I don't go round preaching that grey IS the look. I don't think that women who dye their hair let anyone down or that dying one's hair is wrong. It's a choice. But I hate the self righteous tone of those who claim that colouring one's hair is a passport to young looks, because it is not. I meet many women of my age with coloured hair who simply look like middle aged women with coloured hair. Looking young is not a point. Looking good is. I mean, at my age, why would I want to look twenty? What for? I want to look good but I have no wish whatsoever to compete with women who are younger than me.

Photographer: Nagib El-Desouky

I am taking exception to an article published by Harper's and Bazaar and signed by Julia Reed. Girl, you really need some help!
I shared the article with some of my friends from the Gray and Proud group on Facebook,  to which I belong. They did tear the article apart. 
Here are some of the comments: 
'I seriously suspect it is a commercial but even if not I choose my sources for advice, her view is as far from mine as can be'
'Im fuming! Ive looked up the dates for Charles Lamb ( 1775-1834) and Edward G Bulwer-Lytton (1803-1873), and even Downton Abbey since Dame Maggie Smith gets a mention also ( post Edwardian  1910). How in hells name are comments made from these dates relevant today ??? Poor poor journalism and thrown in to try and add weight to a feeble argument. We might as well have a chat about smallpox and the invention of the motorcar while we are at it!'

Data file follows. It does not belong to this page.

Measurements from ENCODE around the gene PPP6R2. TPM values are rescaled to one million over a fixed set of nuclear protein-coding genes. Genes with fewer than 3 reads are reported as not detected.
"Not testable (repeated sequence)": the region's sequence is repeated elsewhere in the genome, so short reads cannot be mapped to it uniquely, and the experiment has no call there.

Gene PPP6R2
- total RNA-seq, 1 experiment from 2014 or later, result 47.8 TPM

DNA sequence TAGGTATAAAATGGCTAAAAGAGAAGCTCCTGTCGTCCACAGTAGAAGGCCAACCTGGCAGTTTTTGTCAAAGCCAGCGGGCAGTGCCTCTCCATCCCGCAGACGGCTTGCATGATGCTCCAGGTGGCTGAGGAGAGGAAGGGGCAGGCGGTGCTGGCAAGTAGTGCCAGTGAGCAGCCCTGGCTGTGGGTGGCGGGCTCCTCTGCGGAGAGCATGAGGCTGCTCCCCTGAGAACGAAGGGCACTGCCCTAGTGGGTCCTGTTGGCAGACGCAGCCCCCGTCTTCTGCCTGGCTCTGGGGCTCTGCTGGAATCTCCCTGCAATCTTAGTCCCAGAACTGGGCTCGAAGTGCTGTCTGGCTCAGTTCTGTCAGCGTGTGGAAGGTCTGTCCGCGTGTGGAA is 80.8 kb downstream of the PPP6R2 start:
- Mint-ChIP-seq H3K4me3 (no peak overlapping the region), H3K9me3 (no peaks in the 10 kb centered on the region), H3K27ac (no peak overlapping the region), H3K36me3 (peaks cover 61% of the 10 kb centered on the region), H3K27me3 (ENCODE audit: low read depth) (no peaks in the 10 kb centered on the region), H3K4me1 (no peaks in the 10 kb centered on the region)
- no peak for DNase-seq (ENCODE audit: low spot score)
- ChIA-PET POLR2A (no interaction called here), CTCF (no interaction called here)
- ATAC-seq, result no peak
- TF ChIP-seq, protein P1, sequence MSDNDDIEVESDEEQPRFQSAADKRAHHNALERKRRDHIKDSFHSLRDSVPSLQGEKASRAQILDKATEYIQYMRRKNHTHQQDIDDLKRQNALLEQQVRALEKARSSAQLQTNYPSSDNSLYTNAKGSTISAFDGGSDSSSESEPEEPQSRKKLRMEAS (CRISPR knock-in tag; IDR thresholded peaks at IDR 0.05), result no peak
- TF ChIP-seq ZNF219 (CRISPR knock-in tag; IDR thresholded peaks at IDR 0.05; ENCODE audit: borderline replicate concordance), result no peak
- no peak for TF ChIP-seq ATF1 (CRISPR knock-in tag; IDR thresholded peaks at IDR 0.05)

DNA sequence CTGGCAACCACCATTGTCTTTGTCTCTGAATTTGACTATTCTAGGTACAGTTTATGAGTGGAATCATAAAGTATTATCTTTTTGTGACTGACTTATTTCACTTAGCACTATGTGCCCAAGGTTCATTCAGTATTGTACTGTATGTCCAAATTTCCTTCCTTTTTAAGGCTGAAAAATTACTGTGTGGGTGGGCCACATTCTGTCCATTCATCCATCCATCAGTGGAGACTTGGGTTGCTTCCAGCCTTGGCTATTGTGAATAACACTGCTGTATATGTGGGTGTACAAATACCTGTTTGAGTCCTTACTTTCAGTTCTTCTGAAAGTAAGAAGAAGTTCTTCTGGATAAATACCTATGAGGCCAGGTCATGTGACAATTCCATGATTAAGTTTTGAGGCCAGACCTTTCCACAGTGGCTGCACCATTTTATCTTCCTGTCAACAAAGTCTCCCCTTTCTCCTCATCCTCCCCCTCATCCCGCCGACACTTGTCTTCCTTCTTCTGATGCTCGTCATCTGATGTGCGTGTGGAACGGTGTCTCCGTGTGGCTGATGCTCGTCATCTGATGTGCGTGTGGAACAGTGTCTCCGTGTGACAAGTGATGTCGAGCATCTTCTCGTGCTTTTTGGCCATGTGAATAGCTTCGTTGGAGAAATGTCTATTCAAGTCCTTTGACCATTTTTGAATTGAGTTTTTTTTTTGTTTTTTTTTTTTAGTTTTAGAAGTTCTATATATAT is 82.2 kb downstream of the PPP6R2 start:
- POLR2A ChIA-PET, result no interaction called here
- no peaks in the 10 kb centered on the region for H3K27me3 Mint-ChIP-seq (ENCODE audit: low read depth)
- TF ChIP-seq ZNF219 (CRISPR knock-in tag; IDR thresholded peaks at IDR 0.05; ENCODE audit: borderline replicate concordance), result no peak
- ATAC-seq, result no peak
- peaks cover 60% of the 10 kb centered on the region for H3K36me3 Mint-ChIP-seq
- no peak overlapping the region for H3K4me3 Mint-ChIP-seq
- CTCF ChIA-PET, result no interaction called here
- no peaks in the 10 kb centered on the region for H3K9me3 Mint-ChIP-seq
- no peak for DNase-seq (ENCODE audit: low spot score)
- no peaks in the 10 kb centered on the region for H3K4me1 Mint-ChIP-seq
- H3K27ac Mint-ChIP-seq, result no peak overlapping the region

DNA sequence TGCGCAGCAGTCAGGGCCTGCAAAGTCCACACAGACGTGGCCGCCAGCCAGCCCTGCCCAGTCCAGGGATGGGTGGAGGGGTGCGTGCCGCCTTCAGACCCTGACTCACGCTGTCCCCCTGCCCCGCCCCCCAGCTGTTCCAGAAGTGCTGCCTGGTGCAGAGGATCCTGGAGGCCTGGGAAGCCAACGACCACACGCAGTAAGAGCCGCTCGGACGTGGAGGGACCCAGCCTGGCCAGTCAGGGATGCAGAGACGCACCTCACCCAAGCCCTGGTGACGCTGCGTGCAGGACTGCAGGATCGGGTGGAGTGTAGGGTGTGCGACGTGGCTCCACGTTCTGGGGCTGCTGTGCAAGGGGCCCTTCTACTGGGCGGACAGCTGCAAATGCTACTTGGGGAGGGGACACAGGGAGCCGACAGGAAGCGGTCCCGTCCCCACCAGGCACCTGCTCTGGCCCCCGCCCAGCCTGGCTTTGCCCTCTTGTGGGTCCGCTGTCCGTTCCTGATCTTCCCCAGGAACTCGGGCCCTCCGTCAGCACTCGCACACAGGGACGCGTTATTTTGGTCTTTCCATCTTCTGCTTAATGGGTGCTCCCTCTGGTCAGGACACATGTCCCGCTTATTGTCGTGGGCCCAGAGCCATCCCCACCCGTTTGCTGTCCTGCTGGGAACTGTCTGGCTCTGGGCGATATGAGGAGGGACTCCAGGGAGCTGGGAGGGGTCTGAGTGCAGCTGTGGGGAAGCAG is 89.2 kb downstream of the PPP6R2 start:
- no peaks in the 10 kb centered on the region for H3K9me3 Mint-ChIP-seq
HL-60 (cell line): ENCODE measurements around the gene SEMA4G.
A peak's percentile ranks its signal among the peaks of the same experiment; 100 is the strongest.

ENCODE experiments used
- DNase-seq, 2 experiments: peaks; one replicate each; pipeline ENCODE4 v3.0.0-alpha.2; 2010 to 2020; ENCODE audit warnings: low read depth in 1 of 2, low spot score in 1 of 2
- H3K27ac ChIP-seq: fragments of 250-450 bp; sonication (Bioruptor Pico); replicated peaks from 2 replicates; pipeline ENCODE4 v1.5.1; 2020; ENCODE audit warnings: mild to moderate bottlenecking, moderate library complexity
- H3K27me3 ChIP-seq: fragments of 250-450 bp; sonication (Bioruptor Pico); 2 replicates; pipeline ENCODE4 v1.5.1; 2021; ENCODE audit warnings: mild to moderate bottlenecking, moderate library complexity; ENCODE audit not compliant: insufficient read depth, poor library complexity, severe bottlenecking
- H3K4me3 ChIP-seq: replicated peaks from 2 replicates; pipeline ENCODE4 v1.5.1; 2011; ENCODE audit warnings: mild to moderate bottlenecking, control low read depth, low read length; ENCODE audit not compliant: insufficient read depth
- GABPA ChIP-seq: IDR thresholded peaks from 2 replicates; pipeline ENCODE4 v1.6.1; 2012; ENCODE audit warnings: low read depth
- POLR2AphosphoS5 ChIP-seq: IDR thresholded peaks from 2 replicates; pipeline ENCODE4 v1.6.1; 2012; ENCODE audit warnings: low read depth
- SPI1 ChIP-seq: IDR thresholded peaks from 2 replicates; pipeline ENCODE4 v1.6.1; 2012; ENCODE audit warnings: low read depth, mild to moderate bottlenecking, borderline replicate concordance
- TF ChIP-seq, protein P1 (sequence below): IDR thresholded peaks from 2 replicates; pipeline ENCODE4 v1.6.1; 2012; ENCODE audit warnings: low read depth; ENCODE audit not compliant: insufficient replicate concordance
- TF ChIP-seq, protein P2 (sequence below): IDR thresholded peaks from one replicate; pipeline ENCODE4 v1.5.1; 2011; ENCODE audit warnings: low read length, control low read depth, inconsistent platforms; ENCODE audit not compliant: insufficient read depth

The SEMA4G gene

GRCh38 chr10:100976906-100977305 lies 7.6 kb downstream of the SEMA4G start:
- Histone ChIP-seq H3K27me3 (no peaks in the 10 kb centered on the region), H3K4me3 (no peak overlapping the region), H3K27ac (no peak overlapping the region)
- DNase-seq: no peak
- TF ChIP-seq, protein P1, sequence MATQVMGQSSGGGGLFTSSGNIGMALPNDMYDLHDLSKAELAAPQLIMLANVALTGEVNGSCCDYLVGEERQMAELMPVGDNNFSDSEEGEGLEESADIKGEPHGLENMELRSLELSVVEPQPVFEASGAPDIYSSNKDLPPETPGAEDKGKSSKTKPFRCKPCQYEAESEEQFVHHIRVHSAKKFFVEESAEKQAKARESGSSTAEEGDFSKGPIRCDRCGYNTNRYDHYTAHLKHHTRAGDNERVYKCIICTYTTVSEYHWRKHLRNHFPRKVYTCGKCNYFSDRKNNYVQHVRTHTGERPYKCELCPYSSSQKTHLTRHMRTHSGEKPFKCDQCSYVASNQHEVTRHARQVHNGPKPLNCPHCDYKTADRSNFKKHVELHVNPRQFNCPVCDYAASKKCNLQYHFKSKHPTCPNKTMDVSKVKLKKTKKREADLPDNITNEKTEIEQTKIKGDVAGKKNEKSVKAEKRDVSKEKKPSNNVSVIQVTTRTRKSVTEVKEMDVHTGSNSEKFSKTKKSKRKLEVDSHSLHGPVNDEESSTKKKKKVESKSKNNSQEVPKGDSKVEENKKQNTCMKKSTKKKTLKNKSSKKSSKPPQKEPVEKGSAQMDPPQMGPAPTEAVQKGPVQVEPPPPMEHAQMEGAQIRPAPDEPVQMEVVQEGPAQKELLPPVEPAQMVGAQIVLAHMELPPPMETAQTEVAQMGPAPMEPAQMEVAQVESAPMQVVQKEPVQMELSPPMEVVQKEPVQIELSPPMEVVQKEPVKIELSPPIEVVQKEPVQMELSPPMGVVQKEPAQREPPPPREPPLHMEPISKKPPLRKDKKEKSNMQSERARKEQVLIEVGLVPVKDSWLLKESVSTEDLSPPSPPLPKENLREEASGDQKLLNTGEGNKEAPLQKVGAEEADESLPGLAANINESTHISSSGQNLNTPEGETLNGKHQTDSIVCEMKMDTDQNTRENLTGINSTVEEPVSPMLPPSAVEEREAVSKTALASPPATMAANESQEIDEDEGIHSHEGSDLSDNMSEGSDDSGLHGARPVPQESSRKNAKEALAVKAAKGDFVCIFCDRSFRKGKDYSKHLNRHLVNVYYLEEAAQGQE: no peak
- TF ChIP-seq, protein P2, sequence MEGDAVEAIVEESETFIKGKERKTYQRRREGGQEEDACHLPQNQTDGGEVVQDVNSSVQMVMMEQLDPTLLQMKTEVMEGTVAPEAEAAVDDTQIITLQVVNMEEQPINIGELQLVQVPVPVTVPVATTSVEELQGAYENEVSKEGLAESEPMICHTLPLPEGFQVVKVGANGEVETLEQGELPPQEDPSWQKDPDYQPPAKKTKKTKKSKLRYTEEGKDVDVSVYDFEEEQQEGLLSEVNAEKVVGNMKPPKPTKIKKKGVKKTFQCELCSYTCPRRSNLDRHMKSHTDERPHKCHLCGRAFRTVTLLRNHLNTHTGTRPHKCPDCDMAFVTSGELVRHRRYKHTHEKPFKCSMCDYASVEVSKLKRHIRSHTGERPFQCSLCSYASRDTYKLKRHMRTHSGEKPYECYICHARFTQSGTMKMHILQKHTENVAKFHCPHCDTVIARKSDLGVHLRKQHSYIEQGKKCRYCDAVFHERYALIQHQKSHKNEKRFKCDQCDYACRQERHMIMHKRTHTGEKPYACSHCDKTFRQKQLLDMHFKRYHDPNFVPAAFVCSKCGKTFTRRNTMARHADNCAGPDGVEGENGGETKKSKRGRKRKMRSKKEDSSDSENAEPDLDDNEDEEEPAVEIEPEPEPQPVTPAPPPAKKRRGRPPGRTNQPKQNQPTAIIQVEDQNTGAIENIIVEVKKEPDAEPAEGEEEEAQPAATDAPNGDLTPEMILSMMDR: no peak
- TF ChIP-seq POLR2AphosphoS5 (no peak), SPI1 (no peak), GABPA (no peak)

'Here are a couple of dates for Ms Reed. 1829 American W. A .Burt invents the typewriter. 1837 Rowland Hill invents the first postage stamp. Now put those two together and re-write a sensible article!! Now im counting to 10 and getting on with my day'
'She misues the quote by E. G. Bulwer-Lytton. She cites him as say'ng that 'it is NOT by the graying of the hair that one knows the age of the heart'. This, she uses as a reason to dye? He was saying the opposite, the color of hair does not matter, your heart does!!! You CAN have gray hair and be young at heart. Is she that dumb or am I missing something?'

Photographer: Nagib El-Desouky

I invite you to read this piece and comment further. We are planning a joint reply to Harper's and Bazaar. We think grey is beautiful!


(Photos modelled by Alex B)

Friday, 17 May 2013

Faith and fashion

Photographer: Nadia Lee Cohen